/ Best backpack for heavy loads.
Due to a bad and painful shoulder's experience this weekend, caused by my shitty Decathlon backpack I have decided that I need either a "good one" or some advice on how to fill it and carry heavy loads (20-30Kg / 50-60Lbs) properly.
Is there any backpack expert out there who can help me?
I believe that I only need a backpack with more or better padding on the shoulder's area, so any suggestion? Experiences? Anything will help.
Thanks a lot!
Thats a bit heavy for me but I've heard nothing but good things about Osprey packs in terms of comfort, quality and durability..... you do pay for it mind!
Is it sitting properly and taking most of the weight on your hips? It doesn't sound like it from your description. Unfortunately cheap rucksacks are generally not great. You might also want to consider carrying less stuff with you
Old Lowe Alpine 90L sack is the one i have carried the heaviest load in.
i would think getting one where back length fits you is more important than how padded the straps are.
Why are you carrying such heavy loads?
Proper packing - i.e bulk of weight in the centre and around your hips / centre of gravity will help - also making sure the hip belt and chest chest are done up properly - there are a few youtube videos on this. On the other hand if you are not used to carrying 20-30kg over elevation and distance then it's a world of pain.
I used to have a 100l military style bag and it was hellish to carry, mainly because I'm quite narrow in the shoulders and it was obviously designed for someone bigger. Try and get one that fits your body type well, I use a macpac for heavier loads now and it's not too bad. Most bigger sacks have good back adjustments or different lengths but make sure the shoulder straps are in the right place for you. If you buy a bag where the shoulders sit wide it'll put the weight on the outside of your shoulder, if it's too narrow for you it will cut into your neck.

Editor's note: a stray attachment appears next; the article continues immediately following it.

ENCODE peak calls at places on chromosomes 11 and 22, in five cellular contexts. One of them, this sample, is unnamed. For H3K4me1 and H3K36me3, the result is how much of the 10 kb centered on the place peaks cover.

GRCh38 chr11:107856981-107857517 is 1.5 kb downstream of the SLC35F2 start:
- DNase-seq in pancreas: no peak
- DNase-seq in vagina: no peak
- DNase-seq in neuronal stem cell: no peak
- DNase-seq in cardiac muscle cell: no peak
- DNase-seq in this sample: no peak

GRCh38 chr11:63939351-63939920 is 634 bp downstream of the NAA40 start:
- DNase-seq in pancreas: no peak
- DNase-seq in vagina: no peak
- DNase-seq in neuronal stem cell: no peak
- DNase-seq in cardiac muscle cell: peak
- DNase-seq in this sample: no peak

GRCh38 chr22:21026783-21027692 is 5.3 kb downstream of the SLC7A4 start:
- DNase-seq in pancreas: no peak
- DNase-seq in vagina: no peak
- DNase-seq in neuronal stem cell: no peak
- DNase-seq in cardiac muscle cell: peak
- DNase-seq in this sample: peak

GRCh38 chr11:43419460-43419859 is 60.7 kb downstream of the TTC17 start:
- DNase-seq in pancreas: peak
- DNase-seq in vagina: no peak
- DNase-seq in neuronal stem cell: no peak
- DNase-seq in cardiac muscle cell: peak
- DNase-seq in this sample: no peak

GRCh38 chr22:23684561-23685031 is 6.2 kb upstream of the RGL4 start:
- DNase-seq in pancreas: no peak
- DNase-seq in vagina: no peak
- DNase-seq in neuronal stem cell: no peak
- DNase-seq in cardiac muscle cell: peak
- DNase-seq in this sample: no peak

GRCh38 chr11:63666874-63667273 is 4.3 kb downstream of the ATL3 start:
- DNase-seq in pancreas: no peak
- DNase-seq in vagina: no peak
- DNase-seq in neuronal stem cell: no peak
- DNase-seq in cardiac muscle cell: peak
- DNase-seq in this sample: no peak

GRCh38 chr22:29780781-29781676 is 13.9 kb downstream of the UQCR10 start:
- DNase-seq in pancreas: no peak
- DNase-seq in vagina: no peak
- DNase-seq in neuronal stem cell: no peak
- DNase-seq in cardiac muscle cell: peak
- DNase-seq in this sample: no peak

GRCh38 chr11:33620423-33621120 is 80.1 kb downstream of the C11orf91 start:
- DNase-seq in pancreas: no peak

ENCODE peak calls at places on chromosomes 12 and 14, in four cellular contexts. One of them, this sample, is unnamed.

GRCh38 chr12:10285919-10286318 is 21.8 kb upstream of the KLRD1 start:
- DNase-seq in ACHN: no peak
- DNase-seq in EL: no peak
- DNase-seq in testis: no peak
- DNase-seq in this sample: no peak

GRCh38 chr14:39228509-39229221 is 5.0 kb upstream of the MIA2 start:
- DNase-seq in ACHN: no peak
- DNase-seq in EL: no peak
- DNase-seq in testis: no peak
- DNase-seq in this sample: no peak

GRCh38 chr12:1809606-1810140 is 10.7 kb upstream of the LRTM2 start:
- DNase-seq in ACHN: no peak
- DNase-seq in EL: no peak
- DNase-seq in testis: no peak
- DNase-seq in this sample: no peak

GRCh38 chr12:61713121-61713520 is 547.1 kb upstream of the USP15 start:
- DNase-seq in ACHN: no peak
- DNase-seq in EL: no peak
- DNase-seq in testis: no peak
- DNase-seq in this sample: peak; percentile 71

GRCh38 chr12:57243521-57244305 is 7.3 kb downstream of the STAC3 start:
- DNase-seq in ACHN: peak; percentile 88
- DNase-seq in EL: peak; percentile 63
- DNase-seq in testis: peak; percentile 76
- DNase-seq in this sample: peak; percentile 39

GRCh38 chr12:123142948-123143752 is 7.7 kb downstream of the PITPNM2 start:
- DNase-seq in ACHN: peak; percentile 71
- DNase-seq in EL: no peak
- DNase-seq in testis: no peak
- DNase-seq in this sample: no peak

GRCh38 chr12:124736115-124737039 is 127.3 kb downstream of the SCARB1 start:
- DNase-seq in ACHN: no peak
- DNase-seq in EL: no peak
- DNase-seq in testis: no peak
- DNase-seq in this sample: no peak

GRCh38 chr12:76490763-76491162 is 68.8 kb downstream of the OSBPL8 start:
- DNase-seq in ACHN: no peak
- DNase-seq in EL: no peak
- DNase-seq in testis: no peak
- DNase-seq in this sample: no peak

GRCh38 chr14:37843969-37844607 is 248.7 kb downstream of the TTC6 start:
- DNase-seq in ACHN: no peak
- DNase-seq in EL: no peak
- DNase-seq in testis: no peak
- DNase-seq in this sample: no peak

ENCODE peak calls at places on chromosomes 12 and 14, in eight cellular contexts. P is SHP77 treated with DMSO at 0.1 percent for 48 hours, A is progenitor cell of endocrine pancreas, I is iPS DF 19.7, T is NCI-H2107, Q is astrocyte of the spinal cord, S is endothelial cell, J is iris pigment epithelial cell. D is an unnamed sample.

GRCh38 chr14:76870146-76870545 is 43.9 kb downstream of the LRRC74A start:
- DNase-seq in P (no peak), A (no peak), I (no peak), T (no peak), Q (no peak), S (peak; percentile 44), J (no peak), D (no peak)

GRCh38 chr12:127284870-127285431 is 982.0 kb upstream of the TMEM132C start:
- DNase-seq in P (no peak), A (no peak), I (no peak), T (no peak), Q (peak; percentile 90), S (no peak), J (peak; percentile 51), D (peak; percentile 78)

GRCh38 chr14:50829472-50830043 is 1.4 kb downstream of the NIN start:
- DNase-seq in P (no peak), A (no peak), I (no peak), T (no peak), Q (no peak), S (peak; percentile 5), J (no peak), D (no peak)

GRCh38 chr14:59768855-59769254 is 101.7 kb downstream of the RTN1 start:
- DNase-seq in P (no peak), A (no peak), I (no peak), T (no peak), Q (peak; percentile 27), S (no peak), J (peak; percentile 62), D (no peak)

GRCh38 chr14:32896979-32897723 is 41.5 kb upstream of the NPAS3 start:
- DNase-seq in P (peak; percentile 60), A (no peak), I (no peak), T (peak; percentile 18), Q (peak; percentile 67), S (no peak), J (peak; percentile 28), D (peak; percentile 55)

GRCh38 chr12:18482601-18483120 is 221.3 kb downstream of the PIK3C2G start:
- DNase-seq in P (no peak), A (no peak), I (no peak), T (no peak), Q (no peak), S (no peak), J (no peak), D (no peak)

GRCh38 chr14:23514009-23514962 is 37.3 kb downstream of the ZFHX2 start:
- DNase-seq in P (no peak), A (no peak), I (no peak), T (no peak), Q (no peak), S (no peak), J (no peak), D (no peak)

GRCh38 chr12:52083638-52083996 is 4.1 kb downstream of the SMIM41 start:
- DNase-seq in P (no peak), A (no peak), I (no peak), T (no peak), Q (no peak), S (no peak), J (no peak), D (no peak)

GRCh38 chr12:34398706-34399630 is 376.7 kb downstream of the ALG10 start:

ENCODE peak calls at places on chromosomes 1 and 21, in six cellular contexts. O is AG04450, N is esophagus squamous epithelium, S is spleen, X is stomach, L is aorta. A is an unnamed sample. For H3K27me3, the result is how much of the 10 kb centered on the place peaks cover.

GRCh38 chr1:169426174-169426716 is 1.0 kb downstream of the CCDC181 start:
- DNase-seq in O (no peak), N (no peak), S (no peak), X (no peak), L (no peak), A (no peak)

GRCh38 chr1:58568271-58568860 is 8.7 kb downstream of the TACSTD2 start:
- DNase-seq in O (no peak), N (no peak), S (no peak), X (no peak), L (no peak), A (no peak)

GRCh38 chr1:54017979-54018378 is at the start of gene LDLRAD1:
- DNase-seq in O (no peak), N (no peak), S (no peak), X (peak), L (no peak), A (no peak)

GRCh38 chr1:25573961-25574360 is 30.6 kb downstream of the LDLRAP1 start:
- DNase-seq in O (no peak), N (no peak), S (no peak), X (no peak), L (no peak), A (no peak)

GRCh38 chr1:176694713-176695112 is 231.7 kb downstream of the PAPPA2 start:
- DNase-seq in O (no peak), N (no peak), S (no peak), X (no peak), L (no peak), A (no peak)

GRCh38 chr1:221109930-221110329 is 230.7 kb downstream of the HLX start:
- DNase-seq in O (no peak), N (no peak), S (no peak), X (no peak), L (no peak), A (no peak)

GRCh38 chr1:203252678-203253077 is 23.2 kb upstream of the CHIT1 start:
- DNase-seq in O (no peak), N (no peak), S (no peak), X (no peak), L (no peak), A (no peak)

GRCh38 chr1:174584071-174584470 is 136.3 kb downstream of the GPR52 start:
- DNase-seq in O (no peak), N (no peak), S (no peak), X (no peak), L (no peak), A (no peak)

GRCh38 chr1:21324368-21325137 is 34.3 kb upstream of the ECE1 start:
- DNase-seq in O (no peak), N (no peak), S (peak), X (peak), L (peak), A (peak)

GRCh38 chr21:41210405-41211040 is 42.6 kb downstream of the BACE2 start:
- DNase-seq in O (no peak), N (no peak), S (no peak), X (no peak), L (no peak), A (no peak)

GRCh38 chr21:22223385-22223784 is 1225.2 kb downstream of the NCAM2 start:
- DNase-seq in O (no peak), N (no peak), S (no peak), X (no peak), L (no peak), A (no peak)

In terms of carrying heavy loads properly, unfortunately 50lb plus is at best going to be uncomfortable after a few hours. Keep the heaviest items central and close to your back. Most people find getting the weight sitting on their hips helps. I find making adjustments as I walk helps to distribute the pain throughout the day making things a bit more bearable. Stuffing your hat or gloves under the shoulders sometimes gives a bit of variation.
If you're expecting chaffing (i.e. a multi day trip, heavy load, hot weather and just a base layer on) then tape up before hand and save youself the misery of having your skin exfoliated.
The best thing you can do is buy a smaller bag which will force you to take less. The heavier your load is the less you need to add to make it worse, if that makes sense. For example the difference between 20lb and 30lb isn't great but the difference between 50lb and 60lb is. The best way is always going to be to try and reduce your load, even if it's just a little but if you really need to take a lot of weight (for e.g. carrying coal to a bothy) unfortunately it's just going to be a suffer fest!